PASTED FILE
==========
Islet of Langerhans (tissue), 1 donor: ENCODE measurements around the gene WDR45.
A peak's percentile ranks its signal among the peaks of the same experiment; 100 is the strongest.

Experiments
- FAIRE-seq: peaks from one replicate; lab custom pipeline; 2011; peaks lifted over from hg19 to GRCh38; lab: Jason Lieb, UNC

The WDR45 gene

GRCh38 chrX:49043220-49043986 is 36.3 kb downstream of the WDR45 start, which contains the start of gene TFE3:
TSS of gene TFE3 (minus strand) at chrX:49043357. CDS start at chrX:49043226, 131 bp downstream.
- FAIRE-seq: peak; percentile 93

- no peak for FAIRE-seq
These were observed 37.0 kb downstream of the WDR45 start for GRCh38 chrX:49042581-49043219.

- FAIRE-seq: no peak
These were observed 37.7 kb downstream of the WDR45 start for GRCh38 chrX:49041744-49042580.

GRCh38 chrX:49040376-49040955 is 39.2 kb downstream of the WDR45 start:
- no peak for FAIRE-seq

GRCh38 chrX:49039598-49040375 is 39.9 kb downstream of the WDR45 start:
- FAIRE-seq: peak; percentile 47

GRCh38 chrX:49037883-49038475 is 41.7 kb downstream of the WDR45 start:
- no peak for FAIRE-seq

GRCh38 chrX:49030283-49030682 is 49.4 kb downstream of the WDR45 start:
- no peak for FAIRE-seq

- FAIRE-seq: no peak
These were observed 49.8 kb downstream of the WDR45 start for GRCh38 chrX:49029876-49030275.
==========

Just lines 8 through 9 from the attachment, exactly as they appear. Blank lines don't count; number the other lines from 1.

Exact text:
- FAIRE-seq: peak; percentile 93

- no peak for FAIRE-seq